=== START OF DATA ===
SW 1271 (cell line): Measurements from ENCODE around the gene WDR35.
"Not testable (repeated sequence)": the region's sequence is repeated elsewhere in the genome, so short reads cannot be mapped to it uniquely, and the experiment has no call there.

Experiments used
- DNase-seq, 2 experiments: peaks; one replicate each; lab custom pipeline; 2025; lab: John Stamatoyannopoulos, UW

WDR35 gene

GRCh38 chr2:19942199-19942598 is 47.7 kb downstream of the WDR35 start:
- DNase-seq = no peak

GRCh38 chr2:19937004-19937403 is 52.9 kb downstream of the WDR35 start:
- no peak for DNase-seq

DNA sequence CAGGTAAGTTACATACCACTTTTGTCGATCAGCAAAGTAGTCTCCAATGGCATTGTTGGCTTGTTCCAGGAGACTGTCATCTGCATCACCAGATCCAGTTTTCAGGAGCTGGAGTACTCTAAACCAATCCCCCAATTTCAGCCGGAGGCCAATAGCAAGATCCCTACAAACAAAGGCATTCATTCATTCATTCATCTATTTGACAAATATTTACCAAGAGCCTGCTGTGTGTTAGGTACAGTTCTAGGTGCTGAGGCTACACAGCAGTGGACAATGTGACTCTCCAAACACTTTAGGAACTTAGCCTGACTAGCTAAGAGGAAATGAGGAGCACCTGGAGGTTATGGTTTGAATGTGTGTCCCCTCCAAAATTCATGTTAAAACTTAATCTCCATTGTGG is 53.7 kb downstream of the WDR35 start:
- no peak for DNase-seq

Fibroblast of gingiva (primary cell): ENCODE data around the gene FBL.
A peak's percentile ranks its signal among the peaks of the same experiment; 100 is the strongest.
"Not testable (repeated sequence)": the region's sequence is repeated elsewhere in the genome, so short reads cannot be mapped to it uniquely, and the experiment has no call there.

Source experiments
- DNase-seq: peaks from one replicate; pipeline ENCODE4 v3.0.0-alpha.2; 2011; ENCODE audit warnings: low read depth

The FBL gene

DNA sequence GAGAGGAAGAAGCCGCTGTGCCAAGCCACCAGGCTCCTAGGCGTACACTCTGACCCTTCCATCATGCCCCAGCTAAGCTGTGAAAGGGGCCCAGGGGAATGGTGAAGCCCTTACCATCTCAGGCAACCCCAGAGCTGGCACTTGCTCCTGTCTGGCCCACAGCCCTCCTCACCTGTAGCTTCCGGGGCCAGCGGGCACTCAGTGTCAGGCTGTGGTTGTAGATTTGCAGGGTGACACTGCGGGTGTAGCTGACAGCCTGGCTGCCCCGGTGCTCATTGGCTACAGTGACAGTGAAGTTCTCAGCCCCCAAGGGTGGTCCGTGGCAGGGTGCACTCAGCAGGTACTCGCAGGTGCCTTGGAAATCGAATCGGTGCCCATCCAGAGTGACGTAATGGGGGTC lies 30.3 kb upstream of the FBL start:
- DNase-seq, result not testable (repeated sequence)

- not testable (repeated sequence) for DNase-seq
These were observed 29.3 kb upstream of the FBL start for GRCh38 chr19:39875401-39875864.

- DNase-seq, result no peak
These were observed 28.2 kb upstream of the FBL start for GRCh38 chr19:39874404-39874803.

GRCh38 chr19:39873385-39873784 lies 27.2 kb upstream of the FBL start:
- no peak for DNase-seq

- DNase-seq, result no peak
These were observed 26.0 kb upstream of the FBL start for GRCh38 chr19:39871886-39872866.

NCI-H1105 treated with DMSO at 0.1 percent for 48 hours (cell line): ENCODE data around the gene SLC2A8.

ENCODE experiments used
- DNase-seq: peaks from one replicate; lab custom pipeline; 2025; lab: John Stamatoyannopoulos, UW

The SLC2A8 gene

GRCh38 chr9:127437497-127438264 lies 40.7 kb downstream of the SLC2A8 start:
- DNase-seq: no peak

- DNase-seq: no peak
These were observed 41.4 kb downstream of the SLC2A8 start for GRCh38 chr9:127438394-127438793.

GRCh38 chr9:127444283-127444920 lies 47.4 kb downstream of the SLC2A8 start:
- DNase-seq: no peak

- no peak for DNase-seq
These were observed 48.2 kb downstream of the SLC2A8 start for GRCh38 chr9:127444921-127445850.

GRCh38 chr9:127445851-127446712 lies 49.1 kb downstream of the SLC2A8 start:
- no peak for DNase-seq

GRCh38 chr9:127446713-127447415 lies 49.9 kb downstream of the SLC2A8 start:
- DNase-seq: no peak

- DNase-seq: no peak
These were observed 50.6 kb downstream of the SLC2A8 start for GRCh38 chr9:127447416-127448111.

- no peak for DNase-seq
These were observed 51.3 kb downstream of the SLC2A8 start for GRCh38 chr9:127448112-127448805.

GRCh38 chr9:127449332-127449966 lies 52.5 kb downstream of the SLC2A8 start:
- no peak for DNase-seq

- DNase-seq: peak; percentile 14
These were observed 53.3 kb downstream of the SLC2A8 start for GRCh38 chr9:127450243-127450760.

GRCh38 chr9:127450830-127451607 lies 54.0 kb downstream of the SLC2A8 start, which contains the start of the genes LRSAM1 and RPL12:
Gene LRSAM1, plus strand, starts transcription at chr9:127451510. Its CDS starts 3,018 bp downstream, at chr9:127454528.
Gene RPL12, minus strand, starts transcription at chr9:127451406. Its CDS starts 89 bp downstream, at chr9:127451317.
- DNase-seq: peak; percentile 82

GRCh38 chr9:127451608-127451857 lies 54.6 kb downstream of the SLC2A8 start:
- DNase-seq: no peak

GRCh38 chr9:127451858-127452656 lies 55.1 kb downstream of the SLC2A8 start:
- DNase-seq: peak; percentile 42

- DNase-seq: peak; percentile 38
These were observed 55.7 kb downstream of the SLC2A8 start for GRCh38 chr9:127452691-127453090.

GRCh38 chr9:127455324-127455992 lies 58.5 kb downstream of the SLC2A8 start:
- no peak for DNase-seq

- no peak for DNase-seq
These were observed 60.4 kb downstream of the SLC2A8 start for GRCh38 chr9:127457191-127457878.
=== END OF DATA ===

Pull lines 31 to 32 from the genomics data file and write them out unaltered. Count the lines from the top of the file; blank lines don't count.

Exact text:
The SLC2A8 gene

GRCh38 chr9:127437497-127438264 lies 40.7 kb downstream of the SLC2A8 start: